That’s because, throughout the course of BTZ, Dot’s flow is on such a refined pedestal that it acts both as a thought-provoking story-telling weapon and as an instrument in its own right. There are few who can rap with Dot Demo, there are even fewer who can take their lyricism and delivery, merge it into a hypnotic cadence, and leave the end result as melodic as a vocalist or an instrumentalist would with their own music. For it, Dot’s an evolution in hip-hop where consciously, listeners have painted for them vibrant landscapes of his making; where unconsciously, they have vivid soundscapes belayed for them by his own arrangement.
Take Stretch: Burn One, Tap In, Zone Out’s fifth track that sees Dot Demo explode straight into a dynamic bout of lyricism, equal parts poetic rap, storytelling, and cadence flowing harmony. From that point, Stretch moves forward as Dot trades verses with himself, exploring even wider ranges of his own dynamism before cutting out, letting into the track’s outro a signature soulful sample. It’s the ultimate confluence of his innate skill as a rapper and his learned and practiced gift for songwriting and building unique vocal patterns into his work. And it allows him to branch out even further than he ever has by inviting listeners who typically associate with harmony and introducing them through thoughtful rap verse that play to both sides of his strengths. From Stretch, Dot Demo feels even more comfortable with the delicacies of his more soulful, laid-back music, exploring them in depth throughout BTZ’s conclusion.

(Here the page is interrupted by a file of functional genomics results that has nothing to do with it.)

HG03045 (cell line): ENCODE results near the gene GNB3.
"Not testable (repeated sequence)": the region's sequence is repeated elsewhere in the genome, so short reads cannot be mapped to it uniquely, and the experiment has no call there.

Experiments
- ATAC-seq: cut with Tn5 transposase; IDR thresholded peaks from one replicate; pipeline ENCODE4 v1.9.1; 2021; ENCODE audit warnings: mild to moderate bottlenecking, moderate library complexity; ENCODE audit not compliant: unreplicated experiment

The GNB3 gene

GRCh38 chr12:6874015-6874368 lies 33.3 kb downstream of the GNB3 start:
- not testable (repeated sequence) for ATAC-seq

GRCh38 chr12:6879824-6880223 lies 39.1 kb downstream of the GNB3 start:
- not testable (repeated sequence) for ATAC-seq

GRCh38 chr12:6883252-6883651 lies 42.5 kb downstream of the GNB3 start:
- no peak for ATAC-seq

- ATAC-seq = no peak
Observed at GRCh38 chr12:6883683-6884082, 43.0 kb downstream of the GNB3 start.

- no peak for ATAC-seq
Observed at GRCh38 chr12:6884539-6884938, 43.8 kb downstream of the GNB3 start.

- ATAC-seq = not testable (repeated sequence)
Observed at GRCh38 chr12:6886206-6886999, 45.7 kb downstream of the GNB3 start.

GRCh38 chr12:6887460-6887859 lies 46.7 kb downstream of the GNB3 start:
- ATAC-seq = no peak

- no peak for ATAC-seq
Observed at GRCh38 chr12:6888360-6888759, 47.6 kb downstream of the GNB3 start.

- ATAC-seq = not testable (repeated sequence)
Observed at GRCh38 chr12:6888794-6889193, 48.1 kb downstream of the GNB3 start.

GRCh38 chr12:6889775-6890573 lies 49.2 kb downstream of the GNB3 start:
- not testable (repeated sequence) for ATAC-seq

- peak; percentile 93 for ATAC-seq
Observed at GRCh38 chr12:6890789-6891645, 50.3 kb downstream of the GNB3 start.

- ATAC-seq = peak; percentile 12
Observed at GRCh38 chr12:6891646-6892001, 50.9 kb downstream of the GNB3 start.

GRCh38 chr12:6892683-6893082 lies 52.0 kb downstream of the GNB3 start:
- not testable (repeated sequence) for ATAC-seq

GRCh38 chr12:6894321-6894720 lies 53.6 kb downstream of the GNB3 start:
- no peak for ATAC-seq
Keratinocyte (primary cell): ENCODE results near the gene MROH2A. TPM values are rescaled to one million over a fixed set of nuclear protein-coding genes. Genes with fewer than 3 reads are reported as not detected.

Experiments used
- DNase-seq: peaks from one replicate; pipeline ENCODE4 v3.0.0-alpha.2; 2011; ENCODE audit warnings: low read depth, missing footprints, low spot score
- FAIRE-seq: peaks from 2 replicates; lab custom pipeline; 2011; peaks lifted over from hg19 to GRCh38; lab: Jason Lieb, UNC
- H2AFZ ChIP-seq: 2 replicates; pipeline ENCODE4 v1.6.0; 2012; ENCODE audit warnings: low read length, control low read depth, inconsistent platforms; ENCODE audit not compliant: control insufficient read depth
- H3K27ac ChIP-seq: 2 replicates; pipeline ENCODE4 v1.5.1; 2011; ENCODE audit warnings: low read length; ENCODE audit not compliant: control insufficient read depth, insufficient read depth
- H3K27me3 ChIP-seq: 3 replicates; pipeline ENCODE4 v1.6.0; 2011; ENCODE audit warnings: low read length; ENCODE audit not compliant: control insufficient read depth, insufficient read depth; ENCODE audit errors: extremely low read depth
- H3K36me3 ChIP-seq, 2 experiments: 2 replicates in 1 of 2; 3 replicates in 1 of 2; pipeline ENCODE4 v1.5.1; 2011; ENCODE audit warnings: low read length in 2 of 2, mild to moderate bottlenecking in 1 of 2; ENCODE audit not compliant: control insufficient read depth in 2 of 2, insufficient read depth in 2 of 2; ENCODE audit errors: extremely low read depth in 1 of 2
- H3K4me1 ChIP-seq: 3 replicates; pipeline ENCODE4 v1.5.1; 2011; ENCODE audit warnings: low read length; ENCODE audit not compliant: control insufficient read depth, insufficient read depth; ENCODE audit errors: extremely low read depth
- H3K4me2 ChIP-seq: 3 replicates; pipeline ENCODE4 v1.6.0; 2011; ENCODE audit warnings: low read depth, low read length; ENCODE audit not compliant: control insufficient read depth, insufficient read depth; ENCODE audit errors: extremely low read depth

Burn One, Tap In, Zone Out breathes of its lengthy title, where lives the intention for getting high to focus clearer on a task at hand. It is a refined, telling work by a volatile lyricist who has learned the trades from the more mellow, easy-going of his past deliveries without sacrificing his words for anything. There are moments of melodic exploration from Dot, which for him is an experiment gone horribly, horribly right, allowing one of the most unique vocal deliveries in hip-hop to push emotion deeper into tracks like Dilated. There are moments of jazzy reprieve, where Dot’s cadence is so uniquely meandering through a given track, that it plays the role a saxophone would in a brass ensemble (Indecisive). But there is never a moment where Dot Demo – one of the most thought-provoking wordsmiths alive – does anything to make us feel that he is anything except for as poetic and evolving as ever, changing with the times while holding true to his strongest musical tenets.
BTZ was produced by frequent collaborator & brother, RUNITUPDAY! with production also coming from Goonie Tunes (God Forgives), and also features Ultra Nostra signees, Dave Disla & Faith Lee.